by Jane Fries for The Dance Journal
Philadanco is celebrating its 18th season as a resident company at the Kimmel Center, where they regularly perform on the stage of the Perelman Theater, a splendid venue to see dance. Over this past weekend, the troupe presented works by two choreographers deeply associated with their own company, as well as the Alvin Ailey Dance Theater – Milton Myers and Christopher Huggins. The concert featured a world premiere from each of the choreographers, as well as the revival of one of their pieces from the company’s repertory. Thus, audiences had a frame of reference to consider how their choreography has developed over the years, as well as the always welcome opportunity to be transported by Philadanco’s uplifting dancers.
Milton Myers is a former Alvin Ailey dancer, and teaches Horton dance technique at the Ailey Company, the Julliard School, and Philadanco. Lester Horton was an American dancer/choreographer in the 1920s – 40s who developed a dance technique that emphasizes angular, controlled, and explosive qualities of movement. Ailey studied at Horton’s school in Los Angeles in the early 1950s and carried Horton’s legacy forward in his masterpieces such as Revelations.
Pacing is the first work that Myers choreographed for Philadanco, in 1986, and it has aged well. The piece seamlessly combines traditional African dance with American modern dance. A percolating musical score by Francis Bebey provides a strong rhythmic undercurrent for the dance. A trio of women (Janine Beckles, Dana Nichols, and Mikaela Fenton) call the dance together, their undulating torsos moving like silk. A group of six men trace lines and circles on the floor, their controlled, sculpted physiques accented by flinging hand gestures and sudden full-bodied swoops. A trio follows, with Victor Lewis Jr. and William Burden passing Rosita Adamo back and forth in acrobatic lifts, walking and turning all the while.
Finally, the full company fills the stage, the men and women dancing in an alternating call and response pattern. The rich reds of the women’s short dresses and the blues of the men’s tights are bathed in a warm glow of light (designed by William Grant, III). The piece ends with the group pulsating, pacing in a circle. It feels like a fresh morning, full of the promise of a good day ahead.
Myers’ new work for the company, Waves, is striking and sparse. The percussive jazz score is by Philadelphia composer John Levis, a frequent collaborator of Myers’. A powerful quartet of women (Adamo, Beckles, Fenton, and Courtney Robinson) deliberately unfurl their energy, like trained warriors. They are costumed in short, black unitards, appearing in front of a simple geometric background cast by Serena Wong’s lighting design. Each of the women performs a solo as Waves unfolds, then they come back together in a quartet, exuding confidence.
The women in Waves are grounded and stately. Their arms intriguingly frame the empty space around them. The choreography surprises at times with an exhilarating plunging quality. Myers has created an ode to the strength of Philadanco’s women, who are keeping the distinctive Horton dance technique alive in their bodies.
The additional choreographer on the bill, Christopher Huggins, is also a former Ailey dancer. Philadanco presented an entire evening of his dances in 2013, including When Dawn Comes, which was revived for this program. Huggins’ work is psychologically driven and masterfully showcases Philadanco’s dancers in joyous celebration.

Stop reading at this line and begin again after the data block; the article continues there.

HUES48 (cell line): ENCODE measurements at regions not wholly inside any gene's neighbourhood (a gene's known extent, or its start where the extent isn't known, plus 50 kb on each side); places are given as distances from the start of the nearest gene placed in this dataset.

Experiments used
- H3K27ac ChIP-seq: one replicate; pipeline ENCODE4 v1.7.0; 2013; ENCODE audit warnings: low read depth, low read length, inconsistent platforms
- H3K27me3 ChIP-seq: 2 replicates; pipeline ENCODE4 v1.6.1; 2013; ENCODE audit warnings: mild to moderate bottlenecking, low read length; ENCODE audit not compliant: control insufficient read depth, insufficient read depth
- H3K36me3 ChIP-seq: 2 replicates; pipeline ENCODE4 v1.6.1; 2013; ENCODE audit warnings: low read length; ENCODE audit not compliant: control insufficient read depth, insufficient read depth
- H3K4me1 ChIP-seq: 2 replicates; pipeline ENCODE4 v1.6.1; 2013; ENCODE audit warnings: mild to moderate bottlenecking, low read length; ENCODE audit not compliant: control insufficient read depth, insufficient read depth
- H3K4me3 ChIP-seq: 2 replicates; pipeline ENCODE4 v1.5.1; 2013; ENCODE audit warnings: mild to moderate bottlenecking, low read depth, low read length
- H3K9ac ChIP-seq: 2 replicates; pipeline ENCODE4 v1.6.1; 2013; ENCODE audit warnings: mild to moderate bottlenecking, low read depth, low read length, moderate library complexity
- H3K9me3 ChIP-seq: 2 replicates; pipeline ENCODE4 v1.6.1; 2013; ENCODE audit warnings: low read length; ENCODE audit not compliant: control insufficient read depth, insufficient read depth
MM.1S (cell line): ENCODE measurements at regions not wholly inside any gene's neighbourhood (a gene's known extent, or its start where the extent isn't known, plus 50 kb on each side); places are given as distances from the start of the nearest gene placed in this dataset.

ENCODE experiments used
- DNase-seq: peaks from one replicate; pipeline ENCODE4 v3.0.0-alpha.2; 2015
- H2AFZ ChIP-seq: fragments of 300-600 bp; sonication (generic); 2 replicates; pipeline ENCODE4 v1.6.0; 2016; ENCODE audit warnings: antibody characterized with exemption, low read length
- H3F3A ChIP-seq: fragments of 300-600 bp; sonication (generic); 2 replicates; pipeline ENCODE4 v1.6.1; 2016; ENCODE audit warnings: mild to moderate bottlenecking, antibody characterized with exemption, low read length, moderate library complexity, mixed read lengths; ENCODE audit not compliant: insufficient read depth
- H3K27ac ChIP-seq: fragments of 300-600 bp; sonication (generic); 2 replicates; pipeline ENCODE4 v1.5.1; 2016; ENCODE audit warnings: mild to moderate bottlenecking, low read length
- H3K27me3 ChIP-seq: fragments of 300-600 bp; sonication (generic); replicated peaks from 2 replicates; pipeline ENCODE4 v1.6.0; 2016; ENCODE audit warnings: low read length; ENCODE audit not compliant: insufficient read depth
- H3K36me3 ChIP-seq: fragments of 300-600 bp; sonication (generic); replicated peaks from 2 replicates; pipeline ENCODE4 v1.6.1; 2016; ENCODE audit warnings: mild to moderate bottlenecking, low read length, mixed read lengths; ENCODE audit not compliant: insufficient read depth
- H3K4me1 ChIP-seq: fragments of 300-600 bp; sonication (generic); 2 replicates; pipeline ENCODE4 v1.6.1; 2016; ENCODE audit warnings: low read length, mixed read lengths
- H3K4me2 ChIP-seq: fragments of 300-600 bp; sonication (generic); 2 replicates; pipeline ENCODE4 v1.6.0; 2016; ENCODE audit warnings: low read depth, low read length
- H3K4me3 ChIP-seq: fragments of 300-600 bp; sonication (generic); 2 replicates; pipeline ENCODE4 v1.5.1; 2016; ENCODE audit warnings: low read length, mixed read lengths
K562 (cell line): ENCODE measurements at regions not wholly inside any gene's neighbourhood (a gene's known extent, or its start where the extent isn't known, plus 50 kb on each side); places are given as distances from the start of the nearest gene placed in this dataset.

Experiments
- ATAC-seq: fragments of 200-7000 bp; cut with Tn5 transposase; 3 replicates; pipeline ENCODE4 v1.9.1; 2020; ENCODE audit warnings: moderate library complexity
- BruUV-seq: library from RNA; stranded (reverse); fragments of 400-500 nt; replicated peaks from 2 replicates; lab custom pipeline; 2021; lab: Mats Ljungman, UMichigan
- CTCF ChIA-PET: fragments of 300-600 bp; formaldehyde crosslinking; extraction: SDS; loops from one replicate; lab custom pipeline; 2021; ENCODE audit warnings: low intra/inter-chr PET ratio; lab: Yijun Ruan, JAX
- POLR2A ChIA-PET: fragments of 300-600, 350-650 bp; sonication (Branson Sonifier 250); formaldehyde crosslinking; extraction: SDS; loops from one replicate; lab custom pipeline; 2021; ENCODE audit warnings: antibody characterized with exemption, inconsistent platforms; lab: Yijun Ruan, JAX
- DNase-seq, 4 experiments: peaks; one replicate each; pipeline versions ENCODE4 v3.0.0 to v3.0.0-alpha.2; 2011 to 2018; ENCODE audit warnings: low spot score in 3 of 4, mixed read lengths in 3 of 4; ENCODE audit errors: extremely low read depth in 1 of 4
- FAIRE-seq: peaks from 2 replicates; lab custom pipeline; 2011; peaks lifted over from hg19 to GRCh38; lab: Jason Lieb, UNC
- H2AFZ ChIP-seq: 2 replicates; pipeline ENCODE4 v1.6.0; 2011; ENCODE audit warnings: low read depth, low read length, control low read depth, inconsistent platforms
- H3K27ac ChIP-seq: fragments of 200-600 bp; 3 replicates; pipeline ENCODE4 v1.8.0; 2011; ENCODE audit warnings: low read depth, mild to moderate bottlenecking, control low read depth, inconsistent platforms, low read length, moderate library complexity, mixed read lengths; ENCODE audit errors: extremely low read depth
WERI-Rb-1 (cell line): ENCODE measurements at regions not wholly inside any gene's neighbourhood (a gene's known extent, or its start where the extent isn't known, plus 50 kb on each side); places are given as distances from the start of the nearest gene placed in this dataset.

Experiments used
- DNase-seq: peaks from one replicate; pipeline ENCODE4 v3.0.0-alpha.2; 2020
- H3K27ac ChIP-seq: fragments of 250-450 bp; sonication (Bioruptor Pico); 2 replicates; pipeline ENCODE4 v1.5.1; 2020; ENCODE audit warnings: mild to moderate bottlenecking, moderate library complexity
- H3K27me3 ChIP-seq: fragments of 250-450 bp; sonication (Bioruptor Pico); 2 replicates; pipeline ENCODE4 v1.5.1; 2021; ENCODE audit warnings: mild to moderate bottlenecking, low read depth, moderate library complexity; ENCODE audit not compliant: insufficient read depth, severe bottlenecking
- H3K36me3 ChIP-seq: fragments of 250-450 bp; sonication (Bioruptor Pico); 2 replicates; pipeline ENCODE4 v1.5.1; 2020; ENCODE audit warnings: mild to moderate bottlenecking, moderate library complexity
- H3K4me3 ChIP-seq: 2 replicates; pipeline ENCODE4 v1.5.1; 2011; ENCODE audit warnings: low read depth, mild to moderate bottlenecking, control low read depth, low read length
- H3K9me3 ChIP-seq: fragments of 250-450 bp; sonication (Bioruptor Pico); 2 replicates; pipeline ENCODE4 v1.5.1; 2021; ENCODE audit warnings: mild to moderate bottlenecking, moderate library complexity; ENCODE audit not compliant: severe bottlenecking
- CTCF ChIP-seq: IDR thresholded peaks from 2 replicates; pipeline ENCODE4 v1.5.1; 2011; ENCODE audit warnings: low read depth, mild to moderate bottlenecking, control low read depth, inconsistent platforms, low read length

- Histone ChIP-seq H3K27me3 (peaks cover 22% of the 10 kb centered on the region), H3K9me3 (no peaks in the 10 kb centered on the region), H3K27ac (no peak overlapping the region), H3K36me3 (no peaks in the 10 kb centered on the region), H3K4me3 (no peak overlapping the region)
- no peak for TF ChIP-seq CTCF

Dim lighting (designed by Al Crawford) illuminates four women sleeping in a pile in the opening moments of When Dawn Comes. The dancers, Beckles, Fenton, Robinson, and Clarricia Golden, toss and turn, restless in their sleep. Next, Adamo and Joe Gonzalez cling and then push each other apart in a duet that’s also a power struggle. At one point, she lifts him in the air, then tosses him on the ground and steps on him.
In the final group section, Philadanco delivers a dawn that has been worth waiting for. The light comes up, and the men wearing blue tights and women in white dresses dance in harmonious pairs, performing beautiful high-flying lifts. The men create a magically kinetic quartet of overlapping jumps and falls to the floor. In a final twist, the men drop the women back into the sleeping pile where they started. Jeff Story and Rachel Grimes composed original music for When Dawn Comes.
The final work on the program, Huggins’ I Come As One, But Stand As 10,000, references the #metoo movement in America. Illustrating the words of a Maya Angelou poem, the dance opens with one woman (Golden) standing alone in the spotlight (lighting designed by Wong). She is soon joined by six more women, who represent the 10,000 female ancestors who came before them. An unseen force weighs on them: they dance hunched over, holding their hands over their mouths. In the second movement, “No means No,” one woman (Adamo) is physically controlled by four men, who move her around the stage. She is fitful and tries to get away.
The final movement, “The Protest,” starts out full throttle and builds from there. Darryl Hoffman’s original score contributes to the spunky uprising. The entire company of women are on the march, an infectious bounce in their step. The men come strutting in too – now they are the women’s allies. The whole group is rowdy, weaving and throwing punches in the air. They claim their freedom with huge leaps and descents to the floor.
Philadanco has been going strong for almost 50 years, led by National Medal of the Arts honoree Joan Myers Brown. The company represents Philadelphia on stages across America and throughout the world – vibrantly presenting and preserving African-American traditions in dance. It’s not only the Eagles who are true Philadelphia champions!
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